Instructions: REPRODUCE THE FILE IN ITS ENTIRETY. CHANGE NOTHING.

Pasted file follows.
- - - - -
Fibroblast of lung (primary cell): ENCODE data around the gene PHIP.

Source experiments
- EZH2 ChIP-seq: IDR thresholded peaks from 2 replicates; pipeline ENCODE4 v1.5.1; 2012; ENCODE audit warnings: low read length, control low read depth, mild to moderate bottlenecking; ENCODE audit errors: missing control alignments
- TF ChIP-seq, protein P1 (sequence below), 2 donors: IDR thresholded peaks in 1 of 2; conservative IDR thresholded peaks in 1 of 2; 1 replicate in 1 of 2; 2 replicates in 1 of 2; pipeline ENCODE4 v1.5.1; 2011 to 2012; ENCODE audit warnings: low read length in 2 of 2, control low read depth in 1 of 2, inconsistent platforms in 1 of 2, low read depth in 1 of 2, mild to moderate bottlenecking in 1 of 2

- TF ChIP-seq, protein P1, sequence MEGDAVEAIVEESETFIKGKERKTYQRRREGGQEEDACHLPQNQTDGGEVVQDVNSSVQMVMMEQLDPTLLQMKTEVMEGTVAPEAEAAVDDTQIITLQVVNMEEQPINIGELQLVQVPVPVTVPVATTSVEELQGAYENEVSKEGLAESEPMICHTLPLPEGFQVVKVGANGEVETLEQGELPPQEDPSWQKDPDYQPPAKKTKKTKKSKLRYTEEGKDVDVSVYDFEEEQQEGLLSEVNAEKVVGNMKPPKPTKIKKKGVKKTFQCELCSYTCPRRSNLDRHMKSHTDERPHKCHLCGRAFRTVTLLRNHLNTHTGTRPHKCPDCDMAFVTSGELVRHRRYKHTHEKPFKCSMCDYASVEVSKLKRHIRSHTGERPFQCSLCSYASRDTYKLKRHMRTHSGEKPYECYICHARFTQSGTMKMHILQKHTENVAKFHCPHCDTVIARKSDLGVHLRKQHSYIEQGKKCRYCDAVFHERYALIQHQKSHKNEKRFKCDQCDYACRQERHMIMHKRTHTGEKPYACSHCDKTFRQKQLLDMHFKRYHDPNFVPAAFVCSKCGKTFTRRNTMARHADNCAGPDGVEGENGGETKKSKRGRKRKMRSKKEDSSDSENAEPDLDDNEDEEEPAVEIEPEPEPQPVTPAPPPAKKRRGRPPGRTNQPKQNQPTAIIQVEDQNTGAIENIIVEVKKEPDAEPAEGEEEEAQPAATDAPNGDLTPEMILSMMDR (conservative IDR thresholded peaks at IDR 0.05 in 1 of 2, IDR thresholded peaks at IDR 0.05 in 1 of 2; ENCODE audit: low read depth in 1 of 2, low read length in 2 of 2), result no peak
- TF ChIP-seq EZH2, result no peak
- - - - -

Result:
Fibroblast of lung (primary cell): ENCODE data around the gene PHIP.

Source experiments
- EZH2 ChIP-seq: IDR thresholded peaks from 2 replicates; pipeline ENCODE4 v1.5.1; 2012; ENCODE audit warnings: low read length, control low read depth, mild to moderate bottlenecking; ENCODE audit errors: missing control alignments
- TF ChIP-seq, protein P1 (sequence below), 2 donors: IDR thresholded peaks in 1 of 2; conservative IDR thresholded peaks in 1 of 2; 1 replicate in 1 of 2; 2 replicates in 1 of 2; pipeline ENCODE4 v1.5.1; 2011 to 2012; ENCODE audit warnings: low read length in 2 of 2, control low read depth in 1 of 2, inconsistent platforms in 1 of 2, low read depth in 1 of 2, mild to moderate bottlenecking in 1 of 2

- TF ChIP-seq, protein P1, sequence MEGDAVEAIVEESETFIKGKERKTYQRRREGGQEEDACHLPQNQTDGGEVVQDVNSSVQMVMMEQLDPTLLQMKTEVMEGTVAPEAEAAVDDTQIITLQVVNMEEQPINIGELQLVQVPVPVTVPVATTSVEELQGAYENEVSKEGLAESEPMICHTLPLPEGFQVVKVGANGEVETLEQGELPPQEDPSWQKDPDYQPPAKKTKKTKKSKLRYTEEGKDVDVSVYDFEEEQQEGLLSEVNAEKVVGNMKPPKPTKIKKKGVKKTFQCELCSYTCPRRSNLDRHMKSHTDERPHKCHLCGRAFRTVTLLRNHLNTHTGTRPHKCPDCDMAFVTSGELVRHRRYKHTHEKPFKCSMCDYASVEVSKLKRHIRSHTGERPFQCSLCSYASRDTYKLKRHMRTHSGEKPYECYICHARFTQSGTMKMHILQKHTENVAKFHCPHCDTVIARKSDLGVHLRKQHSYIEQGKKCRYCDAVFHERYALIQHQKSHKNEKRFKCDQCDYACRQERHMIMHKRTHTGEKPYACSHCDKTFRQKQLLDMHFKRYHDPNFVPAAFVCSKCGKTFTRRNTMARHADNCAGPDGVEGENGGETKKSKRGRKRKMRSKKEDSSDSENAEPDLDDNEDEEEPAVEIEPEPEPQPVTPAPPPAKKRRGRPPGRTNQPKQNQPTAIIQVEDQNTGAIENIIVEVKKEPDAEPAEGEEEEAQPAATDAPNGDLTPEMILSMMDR (conservative IDR thresholded peaks at IDR 0.05 in 1 of 2, IDR thresholded peaks at IDR 0.05 in 1 of 2; ENCODE audit: low read depth in 1 of 2, low read length in 2 of 2), result no peak
- TF ChIP-seq EZH2, result no peak